Fantasia is one of my all-time favorite films, and I believe it is the crown jewel of all animation. As a kid, I rewound its VHS tape over and over so much that the Night on Bald Mountain sequence is more warped and scratched up than the rest of the tape. Now, I’m just a big kid, watching it on Blu-ray and usually moved to tears a few times before the end. The mix of stunning animation and beautiful music is still astounding over seventy years later.
For anyone unfamiliar with the concept of Fantasia, it is all explained. The film begins with the screen opening to an empty orchestra. Slowly the musicians go to their seats, their silhouettes dancing on the blue screen behind them. We hear a few warm up, play a few notes, tune their instruments. The light reflects off and seems to illuminate the instruments as they play, with warm colors. I always had this idea of the musicians bringing their instruments to life at this point.
Deems Taylor enters and explains that what we are about to see is a new form of entertainment where the artists (not musicians) have developed images and stories inspired by music. There will be three types of music: the kind that tells a definite story (The Sorcerer’s Apprentice), the kind with “more or less definite pictures” but no sustainable plot (The Nutcracker Suite), and “music that exists simply for its own sake” called absolute music (Toccata and Fugue).
Then the fun begins, and we are sent on a musical journey, conducted by Leopold Stokowski. It starts out slow, taking a while to move away from the musicians playing, then onto abstract colorful images set to Toccata and Fugue. The Nutcracker Suite shows a beautiful twist on nature, featuring a variety of dancing flowers and glowing fairies who change the seasons. The Sorcerer’s Apprentice features Mickey Mouse, and is usually the most recognizable sequence. The Rite of Spring shows the scientific journey through evolution on Earth, up through the dinosaurs. We are shown a scene full of mythological creatures in Beethoven’s Sixth Symphony, The Pastoral. Dance of the Hours becomes a comic ballet with ostriches, hippos, elephants and alligators. And the finale brings the forces of light and darkness together in beautiful balance in the spooky Night on Bald Mountain, followed by the uplifting Ave Maria.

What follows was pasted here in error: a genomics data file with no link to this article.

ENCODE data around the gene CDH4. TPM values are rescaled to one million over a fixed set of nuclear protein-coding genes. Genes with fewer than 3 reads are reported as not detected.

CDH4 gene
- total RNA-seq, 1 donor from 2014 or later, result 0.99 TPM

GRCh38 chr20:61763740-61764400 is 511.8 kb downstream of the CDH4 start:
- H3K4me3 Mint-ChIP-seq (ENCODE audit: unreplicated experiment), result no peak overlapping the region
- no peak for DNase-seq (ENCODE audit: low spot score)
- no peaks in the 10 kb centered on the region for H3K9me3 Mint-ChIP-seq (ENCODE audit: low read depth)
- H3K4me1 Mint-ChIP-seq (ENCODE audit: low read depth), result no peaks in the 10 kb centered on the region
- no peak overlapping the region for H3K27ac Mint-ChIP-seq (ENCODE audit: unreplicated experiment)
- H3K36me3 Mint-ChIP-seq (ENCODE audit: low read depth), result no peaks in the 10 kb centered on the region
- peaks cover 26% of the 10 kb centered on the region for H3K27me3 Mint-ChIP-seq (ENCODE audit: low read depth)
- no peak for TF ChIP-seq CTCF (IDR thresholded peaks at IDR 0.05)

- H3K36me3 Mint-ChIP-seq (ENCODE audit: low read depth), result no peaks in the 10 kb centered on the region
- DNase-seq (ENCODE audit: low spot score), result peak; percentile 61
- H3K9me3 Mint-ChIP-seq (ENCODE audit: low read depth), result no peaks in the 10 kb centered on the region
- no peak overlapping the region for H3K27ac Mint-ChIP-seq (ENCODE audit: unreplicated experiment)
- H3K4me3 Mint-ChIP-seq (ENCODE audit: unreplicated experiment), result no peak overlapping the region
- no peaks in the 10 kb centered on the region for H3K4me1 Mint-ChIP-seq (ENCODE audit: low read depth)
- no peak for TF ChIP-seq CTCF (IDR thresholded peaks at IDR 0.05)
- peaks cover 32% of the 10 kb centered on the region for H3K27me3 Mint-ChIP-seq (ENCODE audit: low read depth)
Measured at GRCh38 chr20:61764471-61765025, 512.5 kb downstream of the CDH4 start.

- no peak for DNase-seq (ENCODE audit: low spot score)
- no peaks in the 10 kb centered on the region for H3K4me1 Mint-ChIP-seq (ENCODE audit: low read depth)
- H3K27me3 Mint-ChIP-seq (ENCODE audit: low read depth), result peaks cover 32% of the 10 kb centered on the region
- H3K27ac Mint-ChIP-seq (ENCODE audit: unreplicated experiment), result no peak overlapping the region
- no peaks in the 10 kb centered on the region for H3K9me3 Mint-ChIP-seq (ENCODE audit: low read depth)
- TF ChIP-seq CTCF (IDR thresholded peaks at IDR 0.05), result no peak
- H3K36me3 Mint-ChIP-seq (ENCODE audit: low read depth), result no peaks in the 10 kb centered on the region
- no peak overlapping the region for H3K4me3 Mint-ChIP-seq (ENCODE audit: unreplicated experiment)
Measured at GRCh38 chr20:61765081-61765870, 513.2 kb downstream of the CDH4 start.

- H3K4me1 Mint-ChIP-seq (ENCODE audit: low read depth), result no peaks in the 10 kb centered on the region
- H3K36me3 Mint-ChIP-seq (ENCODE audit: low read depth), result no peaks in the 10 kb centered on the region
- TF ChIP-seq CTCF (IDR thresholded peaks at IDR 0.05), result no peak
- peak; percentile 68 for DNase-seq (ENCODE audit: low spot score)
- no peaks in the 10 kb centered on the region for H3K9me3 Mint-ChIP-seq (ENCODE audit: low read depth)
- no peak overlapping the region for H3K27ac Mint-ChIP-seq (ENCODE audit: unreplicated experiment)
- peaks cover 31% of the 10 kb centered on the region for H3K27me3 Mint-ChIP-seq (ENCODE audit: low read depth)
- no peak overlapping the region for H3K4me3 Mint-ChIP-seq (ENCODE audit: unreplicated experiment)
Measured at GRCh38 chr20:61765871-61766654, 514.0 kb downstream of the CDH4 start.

Between the musical numbers are introductions and fun moments. During the intermission, we watch the musicians walk off the stage, and come back afterward. They have a bit of fun, starting an impromptu jazz session, showing that they don’t always have to play classical. After the intermission, we are introduced to The Soundtrack, a simple visual representation of various instruments, with a slightly shy personality.
Walt Disney was over ambitious with Fantasia and intended it to be like going to the symphony and hoped to add on new sequences every year. He even played with the idea of releasing scents into the theaters to correspond to different moments in the film. Unfortunately, the film flopped financially and gained popularity in the late 60’s.
Fantasia is a unique film experience. Its blend of music, movement and color were revolutionary at its release and still captivate viewers today. For those who enjoy classical music, Fantasia is a must see. For those who seem skeptical of beautiful animation set to symphonies, keep an open mind and let yourself become immersed in the music and images on the screen. Though my Blu-ray gives me plenty of enjoyment at home, Fantasia is the one film I would most love to experience in a theater.
“Go on. Go on; drop the other shoe, will you?”